Helping children understand and handle their emotions

Supporting children as they learn about emotions and develop the skills to manage strong feelings is part of helping them grow.

In a recent article assessing the impact of this year of remote education, social-emotional learning was cited as likely to be the area where children show the biggest deficit. They noted that what children will most need to learn or re-learn when they return to school buildings is how to be in a classroom filled with other children.

Social-emotional learning focuses on what we learn while being part of a social group. For children, it includes things like learning to let someone else go first, to apologize when you hurt someone’s feelings, to offer help when someone is struggling, and manage all the emotions that come with not having everything go exactly as you hoped. 

Emotions are a big deal.

Kidshealth.org offers these basic facts about emotions:

  • Emotions come and go. Most of us feel many different emotions throughout the day. Some last just a few seconds. Others might linger to become a mood.
  • Emotions can be mild, intense, or anywhere in between. The intensity of an emotion can depend on the situation and on the person.
  • There are no good or bad emotions, but there are good and bad ways of expressing (or acting on) emotions. Learning how to express emotions in acceptable ways is a separate skill — managing emotions — that is built on a foundation of being able to understand emotions.

Recognizing and managing emotions 

We all recognize when an event affects how we feel. Depending on our temperament and other things affecting us at the moment, our emotional reactions can vary wildly. Something that caused little emotional reaction last week can send us over the edge today. 

Scientists used to think there were just 6 basic emotions, but a study published in 2017 suggests there is evidence for 27 distinct varieties of reported emotional experience.

Why is it so hard to handle big emotions?

A big emotion sends many different chemicals coursing through our bodies. These chemicals trigger a physical reaction within us. This physical reaction can make us uncomfortable physically. It then triggers thoughts and reactions in our brain. The part of the brain responsible for triggering emotions, the amygdala, is the most primitive part of the brain. It is responsible for keeping us safe by triggering our ‘flight or fight’ response to perceived danger. It takes no conscious thought to start the cascade of feelings when the amygdala is triggered.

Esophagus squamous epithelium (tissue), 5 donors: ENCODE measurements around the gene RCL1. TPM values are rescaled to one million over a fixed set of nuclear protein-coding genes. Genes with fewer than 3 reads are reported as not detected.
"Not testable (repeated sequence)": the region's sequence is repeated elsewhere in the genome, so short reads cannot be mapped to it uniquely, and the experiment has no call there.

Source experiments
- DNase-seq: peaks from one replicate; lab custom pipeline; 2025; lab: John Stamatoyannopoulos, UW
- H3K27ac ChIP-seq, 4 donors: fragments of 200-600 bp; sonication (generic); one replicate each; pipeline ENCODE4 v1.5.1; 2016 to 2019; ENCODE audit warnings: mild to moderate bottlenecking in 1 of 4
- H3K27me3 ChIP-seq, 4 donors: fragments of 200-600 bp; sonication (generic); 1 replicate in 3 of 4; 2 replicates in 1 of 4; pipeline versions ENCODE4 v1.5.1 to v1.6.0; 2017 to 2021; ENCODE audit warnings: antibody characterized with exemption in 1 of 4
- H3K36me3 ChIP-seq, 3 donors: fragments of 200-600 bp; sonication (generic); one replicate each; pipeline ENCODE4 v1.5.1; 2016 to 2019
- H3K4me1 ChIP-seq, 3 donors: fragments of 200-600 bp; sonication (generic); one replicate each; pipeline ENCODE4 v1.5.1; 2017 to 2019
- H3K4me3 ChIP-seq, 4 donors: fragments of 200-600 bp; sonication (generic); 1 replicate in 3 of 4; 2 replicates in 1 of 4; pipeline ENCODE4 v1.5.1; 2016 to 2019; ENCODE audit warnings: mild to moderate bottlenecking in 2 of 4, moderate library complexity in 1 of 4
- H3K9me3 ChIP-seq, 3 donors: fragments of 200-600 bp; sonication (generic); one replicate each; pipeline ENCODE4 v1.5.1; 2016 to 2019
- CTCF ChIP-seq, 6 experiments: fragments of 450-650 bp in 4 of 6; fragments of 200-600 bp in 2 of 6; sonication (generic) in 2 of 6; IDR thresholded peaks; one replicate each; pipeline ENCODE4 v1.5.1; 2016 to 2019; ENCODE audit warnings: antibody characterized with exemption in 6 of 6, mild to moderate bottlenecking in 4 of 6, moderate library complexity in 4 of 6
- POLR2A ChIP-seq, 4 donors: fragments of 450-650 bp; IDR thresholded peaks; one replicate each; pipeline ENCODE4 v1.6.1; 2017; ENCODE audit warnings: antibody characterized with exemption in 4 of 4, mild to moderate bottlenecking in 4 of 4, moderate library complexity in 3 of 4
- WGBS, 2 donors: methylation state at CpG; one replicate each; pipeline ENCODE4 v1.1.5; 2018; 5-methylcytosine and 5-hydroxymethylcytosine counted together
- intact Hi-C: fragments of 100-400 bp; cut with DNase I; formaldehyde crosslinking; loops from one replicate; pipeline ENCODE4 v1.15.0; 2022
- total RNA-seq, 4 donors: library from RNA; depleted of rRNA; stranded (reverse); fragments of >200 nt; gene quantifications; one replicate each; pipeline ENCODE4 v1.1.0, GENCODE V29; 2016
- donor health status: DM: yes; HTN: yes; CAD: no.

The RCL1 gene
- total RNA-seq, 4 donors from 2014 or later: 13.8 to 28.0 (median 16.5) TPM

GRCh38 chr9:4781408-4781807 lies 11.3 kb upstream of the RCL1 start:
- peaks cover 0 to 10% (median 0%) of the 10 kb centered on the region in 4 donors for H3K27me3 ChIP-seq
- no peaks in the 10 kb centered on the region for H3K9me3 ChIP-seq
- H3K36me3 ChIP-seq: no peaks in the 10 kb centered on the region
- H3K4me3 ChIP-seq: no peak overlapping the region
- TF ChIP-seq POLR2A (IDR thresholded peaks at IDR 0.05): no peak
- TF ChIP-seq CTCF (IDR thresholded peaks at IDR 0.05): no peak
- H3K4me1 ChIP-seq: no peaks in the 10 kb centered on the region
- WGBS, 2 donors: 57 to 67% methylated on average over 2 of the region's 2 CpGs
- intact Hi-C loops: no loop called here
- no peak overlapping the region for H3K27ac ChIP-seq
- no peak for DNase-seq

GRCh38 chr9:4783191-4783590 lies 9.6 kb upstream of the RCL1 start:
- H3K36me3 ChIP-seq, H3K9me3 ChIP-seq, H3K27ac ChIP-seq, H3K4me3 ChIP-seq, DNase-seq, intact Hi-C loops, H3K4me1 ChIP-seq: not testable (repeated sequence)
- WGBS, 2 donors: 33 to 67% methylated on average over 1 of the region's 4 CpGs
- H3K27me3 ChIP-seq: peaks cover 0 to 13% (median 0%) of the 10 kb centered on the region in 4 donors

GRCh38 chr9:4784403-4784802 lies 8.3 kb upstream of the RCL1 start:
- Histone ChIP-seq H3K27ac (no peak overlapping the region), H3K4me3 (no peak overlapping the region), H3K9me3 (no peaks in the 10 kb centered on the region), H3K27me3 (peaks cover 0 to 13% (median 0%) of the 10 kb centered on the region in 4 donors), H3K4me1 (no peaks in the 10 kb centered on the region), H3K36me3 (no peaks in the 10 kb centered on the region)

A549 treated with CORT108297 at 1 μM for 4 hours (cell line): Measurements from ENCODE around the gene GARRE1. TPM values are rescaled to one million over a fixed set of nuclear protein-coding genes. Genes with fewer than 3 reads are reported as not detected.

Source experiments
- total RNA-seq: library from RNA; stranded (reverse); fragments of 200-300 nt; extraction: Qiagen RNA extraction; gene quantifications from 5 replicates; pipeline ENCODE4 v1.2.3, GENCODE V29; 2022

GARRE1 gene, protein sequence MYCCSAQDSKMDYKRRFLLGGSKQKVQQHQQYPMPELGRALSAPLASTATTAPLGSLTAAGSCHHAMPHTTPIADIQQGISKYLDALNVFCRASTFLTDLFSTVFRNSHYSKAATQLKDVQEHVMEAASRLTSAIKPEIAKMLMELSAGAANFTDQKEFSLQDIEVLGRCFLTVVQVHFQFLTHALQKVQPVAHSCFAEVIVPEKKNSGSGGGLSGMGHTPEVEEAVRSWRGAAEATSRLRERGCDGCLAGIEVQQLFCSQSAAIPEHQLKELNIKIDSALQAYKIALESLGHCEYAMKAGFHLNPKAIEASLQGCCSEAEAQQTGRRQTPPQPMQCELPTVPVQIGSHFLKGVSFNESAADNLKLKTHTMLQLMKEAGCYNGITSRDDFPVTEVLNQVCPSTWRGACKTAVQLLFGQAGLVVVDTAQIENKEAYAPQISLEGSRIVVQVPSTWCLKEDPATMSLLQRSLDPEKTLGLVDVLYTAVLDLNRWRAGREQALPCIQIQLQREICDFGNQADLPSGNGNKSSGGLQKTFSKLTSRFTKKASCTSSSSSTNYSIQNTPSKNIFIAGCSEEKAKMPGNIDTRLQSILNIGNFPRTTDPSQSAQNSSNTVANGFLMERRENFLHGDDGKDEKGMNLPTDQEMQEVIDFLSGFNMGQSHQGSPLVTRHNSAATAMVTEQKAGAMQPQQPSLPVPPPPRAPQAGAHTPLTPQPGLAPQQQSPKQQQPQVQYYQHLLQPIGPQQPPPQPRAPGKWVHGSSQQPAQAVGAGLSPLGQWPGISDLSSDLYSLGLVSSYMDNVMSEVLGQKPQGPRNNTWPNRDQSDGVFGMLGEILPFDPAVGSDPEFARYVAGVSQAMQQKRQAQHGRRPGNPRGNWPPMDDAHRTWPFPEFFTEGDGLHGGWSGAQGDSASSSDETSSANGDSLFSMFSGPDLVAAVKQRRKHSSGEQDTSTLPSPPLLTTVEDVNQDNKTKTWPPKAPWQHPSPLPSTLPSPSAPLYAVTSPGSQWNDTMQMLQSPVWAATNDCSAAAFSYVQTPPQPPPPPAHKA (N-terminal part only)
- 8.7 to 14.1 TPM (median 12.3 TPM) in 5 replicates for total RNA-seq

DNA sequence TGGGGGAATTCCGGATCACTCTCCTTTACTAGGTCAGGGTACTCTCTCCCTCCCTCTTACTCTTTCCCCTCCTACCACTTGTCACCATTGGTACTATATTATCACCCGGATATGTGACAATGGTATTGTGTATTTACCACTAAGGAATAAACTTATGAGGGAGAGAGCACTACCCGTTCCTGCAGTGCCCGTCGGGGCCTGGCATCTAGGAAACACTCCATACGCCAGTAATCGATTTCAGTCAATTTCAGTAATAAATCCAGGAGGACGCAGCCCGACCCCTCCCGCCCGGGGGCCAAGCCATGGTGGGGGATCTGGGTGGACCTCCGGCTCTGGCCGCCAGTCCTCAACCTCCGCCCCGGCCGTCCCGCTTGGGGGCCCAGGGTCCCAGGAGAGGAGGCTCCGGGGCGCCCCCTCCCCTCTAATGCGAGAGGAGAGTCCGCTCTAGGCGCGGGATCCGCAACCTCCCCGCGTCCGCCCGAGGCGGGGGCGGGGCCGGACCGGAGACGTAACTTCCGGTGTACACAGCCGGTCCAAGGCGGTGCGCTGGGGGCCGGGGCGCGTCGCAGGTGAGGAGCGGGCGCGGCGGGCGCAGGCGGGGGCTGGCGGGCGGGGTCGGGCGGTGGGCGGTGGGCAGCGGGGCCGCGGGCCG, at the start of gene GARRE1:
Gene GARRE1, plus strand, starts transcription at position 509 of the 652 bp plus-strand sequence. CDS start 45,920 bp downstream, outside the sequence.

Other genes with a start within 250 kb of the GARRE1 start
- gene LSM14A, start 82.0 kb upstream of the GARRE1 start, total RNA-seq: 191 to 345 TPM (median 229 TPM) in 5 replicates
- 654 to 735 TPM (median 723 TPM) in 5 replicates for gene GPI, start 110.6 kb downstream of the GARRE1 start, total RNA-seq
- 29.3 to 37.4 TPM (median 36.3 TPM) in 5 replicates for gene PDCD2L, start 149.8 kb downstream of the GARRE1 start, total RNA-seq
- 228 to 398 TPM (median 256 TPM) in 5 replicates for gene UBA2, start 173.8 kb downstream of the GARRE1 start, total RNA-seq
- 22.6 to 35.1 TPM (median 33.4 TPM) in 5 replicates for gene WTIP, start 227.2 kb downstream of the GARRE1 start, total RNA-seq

Because it happens outside of our consciousness, we are often already fully engulfed in an emotion when the conscious part of our brain – our prefrontal cortex – takes note. Despite our best intentions, without self-regulation our emotions can lead us to say or do things we might later regret.

 

How do we help children who are still learning to self-regulate feel big emotions?

 

Says Karen Young, “Self-regulation is NOT about ‘not feeling’. Locking feelings away can cause as much trouble as any outburst. There is nothing wrong with having big feelings. All feelings are valid and it’s okay for kids to feel whatever they feel. What’s important is how those feelings are managed. The key is to nurture children towards being able to acknowledge and express what they’re feeling, without causing breakage to themselves, their friendships, or other people.”

Helping children identify their feelings and express what they are feeling is the first step. The brain is still developing in young children. Our prefrontal cortex isn’t fully developed until adulthood. Every big feeling is an opportunity to further develop self-regulation skills.

We can acknowledge the big feelings our children are having and help them name what they are feeling. If we take the time to let them work their way through it, without taking over, we give them the space they need to work on self-regulation and learn how to self-soothe.

For more practical tips on helping children handle their big emotions, join Dr. Aoife Magee for an online workshop on Nurturing Emotions, Wednesday, March 3rd, from 6:30 – 8:30 pm. Participants will learn the 5 steps of Emotion Coaching and take away practical strategies for aligning different parenting or teaching styles with emotion coaching for the children in their lives.

The workshop is free for parents and offers 3 hours of UGB/Set 2 professional development credit for childcare practitioners. To register email poel@linnbenton.edu or call 541-917-4899.